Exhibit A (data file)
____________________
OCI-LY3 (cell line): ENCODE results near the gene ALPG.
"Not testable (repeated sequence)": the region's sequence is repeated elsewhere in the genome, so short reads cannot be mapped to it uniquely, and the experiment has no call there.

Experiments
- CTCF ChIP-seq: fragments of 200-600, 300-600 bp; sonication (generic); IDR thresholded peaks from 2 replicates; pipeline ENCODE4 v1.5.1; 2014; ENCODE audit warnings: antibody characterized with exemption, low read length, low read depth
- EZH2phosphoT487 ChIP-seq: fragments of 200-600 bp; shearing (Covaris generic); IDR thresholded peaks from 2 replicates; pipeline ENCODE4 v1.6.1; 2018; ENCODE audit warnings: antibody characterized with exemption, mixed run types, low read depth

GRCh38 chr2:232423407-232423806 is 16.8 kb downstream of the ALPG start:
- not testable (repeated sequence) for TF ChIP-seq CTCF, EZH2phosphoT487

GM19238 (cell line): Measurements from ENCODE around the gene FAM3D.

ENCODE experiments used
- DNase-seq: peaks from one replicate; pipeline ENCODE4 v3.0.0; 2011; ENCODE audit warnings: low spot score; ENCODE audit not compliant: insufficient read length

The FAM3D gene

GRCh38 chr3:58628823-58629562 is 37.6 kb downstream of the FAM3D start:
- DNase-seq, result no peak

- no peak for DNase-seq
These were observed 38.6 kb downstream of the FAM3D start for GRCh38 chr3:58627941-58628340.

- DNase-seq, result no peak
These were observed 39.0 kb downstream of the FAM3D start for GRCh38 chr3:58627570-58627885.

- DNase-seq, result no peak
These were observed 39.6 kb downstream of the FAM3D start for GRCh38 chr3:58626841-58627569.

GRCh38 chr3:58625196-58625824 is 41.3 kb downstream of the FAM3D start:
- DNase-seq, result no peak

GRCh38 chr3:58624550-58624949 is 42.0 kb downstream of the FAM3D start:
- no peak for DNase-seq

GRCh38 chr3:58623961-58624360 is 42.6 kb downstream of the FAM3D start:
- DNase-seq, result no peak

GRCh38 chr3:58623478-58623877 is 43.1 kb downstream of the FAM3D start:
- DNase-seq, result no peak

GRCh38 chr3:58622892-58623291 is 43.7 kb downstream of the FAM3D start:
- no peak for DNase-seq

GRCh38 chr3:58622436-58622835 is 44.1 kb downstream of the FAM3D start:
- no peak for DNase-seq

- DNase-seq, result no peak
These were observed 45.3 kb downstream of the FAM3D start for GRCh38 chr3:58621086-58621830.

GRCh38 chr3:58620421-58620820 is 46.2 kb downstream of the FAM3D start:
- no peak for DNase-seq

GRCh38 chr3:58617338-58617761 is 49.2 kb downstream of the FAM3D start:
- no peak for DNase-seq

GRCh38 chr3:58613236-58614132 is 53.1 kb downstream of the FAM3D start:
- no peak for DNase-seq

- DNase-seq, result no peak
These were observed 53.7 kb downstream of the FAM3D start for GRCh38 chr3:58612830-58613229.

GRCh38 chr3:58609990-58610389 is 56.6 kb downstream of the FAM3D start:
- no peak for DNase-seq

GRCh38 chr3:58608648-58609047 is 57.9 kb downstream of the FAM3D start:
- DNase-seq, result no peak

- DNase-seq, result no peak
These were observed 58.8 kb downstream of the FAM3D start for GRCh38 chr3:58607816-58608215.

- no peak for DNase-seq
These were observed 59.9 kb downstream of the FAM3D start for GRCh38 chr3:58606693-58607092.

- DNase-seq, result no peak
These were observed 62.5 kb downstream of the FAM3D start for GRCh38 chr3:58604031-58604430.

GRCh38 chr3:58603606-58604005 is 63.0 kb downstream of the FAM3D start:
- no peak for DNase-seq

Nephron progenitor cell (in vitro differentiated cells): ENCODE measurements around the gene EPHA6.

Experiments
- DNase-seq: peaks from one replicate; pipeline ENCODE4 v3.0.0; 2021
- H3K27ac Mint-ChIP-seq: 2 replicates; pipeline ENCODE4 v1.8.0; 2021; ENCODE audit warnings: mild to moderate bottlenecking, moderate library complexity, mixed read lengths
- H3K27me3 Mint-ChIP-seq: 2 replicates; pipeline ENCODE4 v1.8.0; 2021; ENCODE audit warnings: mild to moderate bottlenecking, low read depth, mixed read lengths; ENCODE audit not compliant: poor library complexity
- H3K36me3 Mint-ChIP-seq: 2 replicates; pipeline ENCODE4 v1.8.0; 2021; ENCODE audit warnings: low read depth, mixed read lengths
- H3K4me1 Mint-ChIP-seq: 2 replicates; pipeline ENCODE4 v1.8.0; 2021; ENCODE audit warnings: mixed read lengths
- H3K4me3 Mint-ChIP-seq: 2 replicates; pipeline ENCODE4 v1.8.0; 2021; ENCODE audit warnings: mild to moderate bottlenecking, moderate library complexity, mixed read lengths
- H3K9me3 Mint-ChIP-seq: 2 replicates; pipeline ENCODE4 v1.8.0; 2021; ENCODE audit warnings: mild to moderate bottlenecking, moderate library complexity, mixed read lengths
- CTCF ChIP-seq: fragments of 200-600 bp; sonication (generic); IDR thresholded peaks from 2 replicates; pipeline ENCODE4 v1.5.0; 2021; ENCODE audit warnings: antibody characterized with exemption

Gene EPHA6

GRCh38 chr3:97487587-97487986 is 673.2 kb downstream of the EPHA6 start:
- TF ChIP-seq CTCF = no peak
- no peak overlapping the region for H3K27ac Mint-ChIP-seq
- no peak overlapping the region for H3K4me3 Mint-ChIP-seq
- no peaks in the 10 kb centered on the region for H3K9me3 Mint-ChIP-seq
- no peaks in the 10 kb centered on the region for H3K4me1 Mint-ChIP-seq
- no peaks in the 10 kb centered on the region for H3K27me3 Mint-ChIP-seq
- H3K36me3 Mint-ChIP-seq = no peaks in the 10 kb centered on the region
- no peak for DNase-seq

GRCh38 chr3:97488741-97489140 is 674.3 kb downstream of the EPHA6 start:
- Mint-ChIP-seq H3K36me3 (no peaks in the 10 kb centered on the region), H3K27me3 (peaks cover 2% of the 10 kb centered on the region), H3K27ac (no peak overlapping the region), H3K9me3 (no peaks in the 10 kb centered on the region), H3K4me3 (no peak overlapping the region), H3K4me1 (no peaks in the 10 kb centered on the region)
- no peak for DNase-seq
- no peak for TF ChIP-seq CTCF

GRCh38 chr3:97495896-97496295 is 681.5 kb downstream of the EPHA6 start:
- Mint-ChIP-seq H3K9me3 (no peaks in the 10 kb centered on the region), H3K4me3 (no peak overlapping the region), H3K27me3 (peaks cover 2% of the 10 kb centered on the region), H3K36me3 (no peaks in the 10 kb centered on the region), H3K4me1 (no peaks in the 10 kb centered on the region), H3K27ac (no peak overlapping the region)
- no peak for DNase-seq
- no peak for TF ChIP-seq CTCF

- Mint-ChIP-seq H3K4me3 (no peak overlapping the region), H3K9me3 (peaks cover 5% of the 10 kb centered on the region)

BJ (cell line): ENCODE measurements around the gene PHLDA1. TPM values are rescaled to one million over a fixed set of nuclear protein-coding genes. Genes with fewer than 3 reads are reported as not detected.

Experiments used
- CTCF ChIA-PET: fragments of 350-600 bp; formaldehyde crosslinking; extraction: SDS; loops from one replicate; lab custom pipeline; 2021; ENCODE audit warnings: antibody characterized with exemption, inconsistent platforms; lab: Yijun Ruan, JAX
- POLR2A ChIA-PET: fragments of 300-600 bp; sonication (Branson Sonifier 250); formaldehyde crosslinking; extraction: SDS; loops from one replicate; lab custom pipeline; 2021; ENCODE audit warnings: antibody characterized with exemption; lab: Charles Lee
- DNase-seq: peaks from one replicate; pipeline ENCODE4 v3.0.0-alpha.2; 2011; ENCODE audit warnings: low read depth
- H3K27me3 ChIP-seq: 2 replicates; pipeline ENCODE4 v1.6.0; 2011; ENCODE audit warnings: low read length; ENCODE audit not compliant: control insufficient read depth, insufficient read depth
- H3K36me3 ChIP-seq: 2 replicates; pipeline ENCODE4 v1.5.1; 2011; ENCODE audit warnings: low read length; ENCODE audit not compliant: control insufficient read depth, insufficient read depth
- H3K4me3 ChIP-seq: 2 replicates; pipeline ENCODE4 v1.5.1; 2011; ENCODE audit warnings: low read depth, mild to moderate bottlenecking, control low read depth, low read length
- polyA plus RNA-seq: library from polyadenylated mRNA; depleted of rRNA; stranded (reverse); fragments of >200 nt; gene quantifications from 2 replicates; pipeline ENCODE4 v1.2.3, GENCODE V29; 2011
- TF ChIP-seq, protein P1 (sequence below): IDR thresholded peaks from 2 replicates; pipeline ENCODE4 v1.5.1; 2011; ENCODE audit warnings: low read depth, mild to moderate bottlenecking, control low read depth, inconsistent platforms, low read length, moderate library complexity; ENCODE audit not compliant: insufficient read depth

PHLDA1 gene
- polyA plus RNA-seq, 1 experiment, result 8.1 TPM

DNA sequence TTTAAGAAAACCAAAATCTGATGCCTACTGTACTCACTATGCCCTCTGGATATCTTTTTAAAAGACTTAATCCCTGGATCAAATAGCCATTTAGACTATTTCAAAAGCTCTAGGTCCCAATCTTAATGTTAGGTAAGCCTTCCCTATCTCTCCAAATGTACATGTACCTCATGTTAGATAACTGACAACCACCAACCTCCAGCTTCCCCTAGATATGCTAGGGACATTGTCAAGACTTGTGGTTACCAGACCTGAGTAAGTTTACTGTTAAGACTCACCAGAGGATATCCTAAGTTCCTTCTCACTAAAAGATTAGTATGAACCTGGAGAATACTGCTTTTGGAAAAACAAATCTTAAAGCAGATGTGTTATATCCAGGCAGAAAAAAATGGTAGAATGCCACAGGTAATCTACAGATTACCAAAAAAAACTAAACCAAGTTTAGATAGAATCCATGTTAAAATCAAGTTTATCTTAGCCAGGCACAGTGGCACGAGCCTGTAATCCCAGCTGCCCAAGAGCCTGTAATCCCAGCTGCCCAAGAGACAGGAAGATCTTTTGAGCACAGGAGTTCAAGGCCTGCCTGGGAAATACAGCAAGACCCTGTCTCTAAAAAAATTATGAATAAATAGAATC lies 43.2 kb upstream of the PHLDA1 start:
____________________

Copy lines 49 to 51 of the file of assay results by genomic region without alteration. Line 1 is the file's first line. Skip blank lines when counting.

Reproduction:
These were observed 59.9 kb downstream of the FAM3D start for GRCh38 chr3:58606693-58607092.

- DNase-seq, result no peak
These were observed 62.5 kb downstream of the FAM3D start for GRCh38 chr3:58604031-58604430.